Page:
Myxomatosis in rabbits
What is myxomatosis?
Myxomatosis is an extremely aggressive and contagious disease of rabbits caused by the Myxoma virus. It arrived in Britain in 1953 and has caused the death of millions of wild rabbits. Wild populations have since developed resistance to the disease however there are still several deadly strains in existence which can affect both wild and domesticated rabbits equally.
How is myxomatosis spread?
The disease can be transmitted through contact with another infected animal. In the 1950s, myxomatosis was deliberately introduced to healthy burrows in an attempt to control the population. This was banned in 1954 and now Myxomatosis is most commonly spread by biting insects, usually fleas or mosquitoes. As mosquitoes can fly and be carried long distances on the wind, even if a rabbit has no contact with other pet rabbits or wild rabbits, it will still be at risk. Even house rabbits can be bitten by flying insects.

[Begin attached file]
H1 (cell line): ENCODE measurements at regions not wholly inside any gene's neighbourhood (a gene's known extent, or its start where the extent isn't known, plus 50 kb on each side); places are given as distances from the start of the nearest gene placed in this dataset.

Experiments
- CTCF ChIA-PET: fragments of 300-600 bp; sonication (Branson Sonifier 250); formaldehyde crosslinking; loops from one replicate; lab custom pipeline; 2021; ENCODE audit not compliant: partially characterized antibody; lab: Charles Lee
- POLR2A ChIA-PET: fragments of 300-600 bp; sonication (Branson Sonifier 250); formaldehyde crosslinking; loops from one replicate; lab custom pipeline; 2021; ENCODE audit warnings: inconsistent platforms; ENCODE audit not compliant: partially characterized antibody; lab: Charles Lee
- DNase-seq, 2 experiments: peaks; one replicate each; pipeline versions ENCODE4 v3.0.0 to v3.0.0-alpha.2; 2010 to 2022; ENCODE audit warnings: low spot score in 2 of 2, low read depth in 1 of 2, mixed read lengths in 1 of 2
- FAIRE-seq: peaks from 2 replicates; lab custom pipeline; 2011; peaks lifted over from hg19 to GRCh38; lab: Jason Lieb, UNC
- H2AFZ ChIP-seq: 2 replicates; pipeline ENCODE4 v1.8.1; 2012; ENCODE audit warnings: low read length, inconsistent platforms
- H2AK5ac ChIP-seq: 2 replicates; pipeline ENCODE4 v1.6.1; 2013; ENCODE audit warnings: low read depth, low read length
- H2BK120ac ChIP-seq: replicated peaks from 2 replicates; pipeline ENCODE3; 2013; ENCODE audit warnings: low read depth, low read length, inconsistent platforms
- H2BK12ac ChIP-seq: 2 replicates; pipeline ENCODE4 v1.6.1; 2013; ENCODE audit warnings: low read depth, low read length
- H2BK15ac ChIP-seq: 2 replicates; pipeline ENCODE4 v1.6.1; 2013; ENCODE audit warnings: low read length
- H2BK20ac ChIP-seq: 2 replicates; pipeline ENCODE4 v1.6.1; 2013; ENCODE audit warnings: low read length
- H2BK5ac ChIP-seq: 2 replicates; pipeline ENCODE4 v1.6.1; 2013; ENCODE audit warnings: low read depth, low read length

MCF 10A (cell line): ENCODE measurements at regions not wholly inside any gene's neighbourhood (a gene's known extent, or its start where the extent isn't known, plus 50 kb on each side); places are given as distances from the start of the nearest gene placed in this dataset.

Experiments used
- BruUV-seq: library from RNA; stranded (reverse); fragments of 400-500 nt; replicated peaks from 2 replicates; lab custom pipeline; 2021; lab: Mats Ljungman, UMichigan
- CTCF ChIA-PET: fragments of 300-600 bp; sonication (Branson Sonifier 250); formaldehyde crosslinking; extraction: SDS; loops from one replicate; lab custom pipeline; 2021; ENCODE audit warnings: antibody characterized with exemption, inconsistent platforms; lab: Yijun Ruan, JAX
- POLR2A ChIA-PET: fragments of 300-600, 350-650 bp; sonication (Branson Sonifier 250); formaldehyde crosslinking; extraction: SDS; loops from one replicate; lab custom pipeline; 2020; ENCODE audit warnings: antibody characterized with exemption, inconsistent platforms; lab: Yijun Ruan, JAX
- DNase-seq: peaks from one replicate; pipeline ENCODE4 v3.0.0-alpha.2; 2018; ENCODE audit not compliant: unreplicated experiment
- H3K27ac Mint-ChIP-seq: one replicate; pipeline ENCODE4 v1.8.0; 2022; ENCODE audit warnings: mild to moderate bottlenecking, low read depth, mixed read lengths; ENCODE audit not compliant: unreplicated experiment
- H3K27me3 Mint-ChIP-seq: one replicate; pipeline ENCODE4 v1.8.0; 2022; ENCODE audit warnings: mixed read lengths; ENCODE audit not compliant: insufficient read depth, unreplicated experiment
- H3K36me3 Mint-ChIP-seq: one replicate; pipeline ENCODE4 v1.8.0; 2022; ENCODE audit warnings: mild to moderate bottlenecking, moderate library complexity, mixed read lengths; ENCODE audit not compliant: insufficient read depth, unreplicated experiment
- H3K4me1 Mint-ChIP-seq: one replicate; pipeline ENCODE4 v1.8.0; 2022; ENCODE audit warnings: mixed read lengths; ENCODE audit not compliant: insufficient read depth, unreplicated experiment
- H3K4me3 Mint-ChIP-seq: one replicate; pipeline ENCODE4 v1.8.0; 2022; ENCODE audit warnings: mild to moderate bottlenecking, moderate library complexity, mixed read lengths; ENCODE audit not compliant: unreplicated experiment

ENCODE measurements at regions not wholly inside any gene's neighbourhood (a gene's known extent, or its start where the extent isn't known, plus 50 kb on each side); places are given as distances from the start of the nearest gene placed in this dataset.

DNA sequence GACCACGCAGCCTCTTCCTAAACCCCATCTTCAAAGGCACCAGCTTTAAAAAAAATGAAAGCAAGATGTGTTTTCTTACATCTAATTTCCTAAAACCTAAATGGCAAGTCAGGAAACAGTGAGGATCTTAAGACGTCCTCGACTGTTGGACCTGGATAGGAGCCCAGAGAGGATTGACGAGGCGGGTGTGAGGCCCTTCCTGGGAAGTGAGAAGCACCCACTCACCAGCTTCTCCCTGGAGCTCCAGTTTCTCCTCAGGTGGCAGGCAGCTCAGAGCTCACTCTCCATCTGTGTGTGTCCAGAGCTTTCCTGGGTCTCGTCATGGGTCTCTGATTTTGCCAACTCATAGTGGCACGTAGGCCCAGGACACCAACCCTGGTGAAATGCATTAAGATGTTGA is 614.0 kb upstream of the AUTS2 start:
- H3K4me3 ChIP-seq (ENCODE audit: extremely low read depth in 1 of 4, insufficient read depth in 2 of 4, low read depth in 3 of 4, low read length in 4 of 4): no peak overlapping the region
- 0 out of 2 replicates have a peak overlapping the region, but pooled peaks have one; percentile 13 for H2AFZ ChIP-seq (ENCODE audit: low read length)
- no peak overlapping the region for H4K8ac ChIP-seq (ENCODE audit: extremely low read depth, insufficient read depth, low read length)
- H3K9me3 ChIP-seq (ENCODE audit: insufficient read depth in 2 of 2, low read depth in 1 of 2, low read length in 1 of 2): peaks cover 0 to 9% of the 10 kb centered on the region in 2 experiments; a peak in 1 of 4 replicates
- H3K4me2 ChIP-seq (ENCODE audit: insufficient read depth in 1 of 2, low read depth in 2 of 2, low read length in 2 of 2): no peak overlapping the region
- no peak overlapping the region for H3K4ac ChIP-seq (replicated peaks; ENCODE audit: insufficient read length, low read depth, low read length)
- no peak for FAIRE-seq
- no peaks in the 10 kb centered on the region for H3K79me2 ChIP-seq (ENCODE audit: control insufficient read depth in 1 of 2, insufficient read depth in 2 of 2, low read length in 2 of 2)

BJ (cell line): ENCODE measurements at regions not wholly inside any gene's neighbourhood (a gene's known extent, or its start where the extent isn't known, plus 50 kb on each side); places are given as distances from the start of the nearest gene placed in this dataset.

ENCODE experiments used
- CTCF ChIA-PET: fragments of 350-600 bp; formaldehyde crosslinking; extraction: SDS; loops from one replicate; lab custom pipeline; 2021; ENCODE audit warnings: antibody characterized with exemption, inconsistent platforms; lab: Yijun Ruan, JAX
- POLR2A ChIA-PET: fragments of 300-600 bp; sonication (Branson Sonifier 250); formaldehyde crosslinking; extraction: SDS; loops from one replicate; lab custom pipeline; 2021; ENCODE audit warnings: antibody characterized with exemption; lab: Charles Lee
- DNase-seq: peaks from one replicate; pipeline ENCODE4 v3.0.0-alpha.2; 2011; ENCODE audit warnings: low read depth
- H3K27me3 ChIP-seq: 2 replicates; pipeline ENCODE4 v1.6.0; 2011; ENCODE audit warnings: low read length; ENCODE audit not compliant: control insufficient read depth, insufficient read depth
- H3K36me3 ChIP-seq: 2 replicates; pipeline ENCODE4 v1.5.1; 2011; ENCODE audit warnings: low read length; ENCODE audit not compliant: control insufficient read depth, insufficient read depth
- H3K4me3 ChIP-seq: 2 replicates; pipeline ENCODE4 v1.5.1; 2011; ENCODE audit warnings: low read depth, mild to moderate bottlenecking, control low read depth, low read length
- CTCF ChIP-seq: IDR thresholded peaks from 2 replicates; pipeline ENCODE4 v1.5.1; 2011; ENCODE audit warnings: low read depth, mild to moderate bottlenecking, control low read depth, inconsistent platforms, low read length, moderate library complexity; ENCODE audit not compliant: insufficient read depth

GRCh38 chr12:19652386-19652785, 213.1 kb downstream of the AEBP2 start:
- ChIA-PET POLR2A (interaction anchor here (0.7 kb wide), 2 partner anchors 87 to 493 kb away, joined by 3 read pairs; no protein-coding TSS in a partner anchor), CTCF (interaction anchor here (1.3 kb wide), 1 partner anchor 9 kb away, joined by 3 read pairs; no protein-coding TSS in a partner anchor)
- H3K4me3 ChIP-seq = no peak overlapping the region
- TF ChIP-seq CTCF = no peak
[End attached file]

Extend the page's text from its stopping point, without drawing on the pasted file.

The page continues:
Which rabbits are vulnerable to myxomatosis?
Any rabbit without sufficient immunity can contract myxomatosis.
What are the clinical signs of myxomatosis?
Myxomatosis causes an infected rabbit to become depressed, have a temperature and stop eating. It is characterised by swellings and sticky discharges around the eyes, nose and genital areas; other swellings are found on the skin. Secondary respiratory infections are common.

There is also a much less common dry form of the condition which presents with mild lethargy and lumpy lesions on the skin (this form of the disease can often be successfully treated).
How is myxomatosis diagnosed?
Rabbits are generally diagnosed based on clinical signs however, there are laboratory tests that can be performed on the rabbit’s blood and urine to isolate the virus.
How is myxomatosis treated?
Unfortunately, there is no cure for unvaccinated rabbits infected with myxomatosis and most rabbits are put to sleep to relieve suffering. In very mild cases, supportive therapy with intravenous fluids, antibiotics and nursing care can be trailed however they not always successful.
How can myxomatosis be prevented?
Your rabbit can be vaccinated against myxomatosis from five weeks of age. Other important factors for controlling spread include good hygiene, and avoiding areas populated by wild rabbits if you have a domestic rabbit at home.